- The Washington Times - Tuesday, June 17, 2003


Consumer prices held steady in May and big industry boosted production for the first time since February, a double dose of good news for the wobbly economy.

The flat reading in the Labor Department’s Consumer Price Index, which came after a 0.3 percent decline in April, eased worries that the country could be headed for deflation, an economically dangerous long-term slide in prices, economists said.

The CPI report “should help alleviate some of the nagging fears of deflation,” said Mark Vitner, economist at Wachovia.

Production at the nation’s factories, mines and utilities nudged up by 0.1 percent last month after dropping a sharp 0.6 percent in both March and April, the Federal Reserve said in a report that economists viewed as a sign the nation’s battered industrial sector could be turning a corner.

Also, the Commerce Department reported that housing construction bounced back in May despite rainy weather in some parts of the country, rising 6.1 percent to an annual rate of 1.73 million. That performance followed a 6.3 percent decline in April.

Yesterday’s batch of economic reports raised hopes that the lumbering economy would pick up its pace in the second half of this year.

At the White House, presidential spokesman Ari Fleischer said the CPI report suggested that deflation is “not a serious worry” and that President Bush “is hopeful the signs of economic growth will continue to gather steam.”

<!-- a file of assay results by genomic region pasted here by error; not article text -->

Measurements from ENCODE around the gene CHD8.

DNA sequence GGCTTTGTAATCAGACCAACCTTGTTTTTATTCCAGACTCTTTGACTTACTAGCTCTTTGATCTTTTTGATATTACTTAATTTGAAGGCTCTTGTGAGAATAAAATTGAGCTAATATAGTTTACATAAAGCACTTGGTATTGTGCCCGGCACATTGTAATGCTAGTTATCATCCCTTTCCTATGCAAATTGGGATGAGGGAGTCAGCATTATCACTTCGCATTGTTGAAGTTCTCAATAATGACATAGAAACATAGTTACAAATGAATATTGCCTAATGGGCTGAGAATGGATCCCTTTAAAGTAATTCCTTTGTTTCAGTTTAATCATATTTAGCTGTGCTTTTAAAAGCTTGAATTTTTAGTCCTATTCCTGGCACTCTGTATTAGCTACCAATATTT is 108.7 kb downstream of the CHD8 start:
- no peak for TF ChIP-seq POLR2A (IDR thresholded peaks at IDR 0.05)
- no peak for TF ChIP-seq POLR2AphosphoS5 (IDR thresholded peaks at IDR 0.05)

Still, many economists believe the Federal Reserve will cut short-term interest rates, now at a 41-year low of 1.25 percent, by at least a quarter of a percentage point at its meeting next Tuesday and Wednesday. The thinking is that the Fed wants to energize the economy and help ward off even the threat of deflation.

Although Fed policy-makers say the chance of deflation is remote, the central bank still must be alert because of deflation’s potential to wreck the economy, economists said.

The United States’ last serious deflation occurred during the Great Depression. A bad case of deflation can lead not only to widespread price declines — from goods and services to real estate and stocks — but also to job losses and pay cuts.

Arguing against impending deflation is that the core rate of inflation, which excludes volatile energy and food prices, rose by 0.3 percent in May, the largest increase since August, after holding steady in April. A record 4.1 percent increase in lodging prices helped push up the core inflation rate last month.

Amid mixed economic indicators, Mr. Fleischer said Mr. Bush was encouraged by the stock market’s rally since March and private forecasts that show greater economic growth in the second half of the year.

For consumers, falling prices can be a good thing. But for a producer, falling prices for what he sells means more squeeze on profit margins.

Wholesale prices, for instance, posted a record drop in April and fell again in May.

Faced with lackluster customer demand, some businesses are keeping a lid on prices and sometimes cutting them to lure shoppers. Computer prices fell 3.7 percent last month, clothing prices declined 0.3 percent and new-automobile prices dipped 0.1 percent.

Energy prices retreated for the second straight month in May, dropping 3.1 percent. Gasoline prices fell 6.8 percent, fuel-oil prices declined 6.3 percent and natural gas prices went down 1.6 percent.

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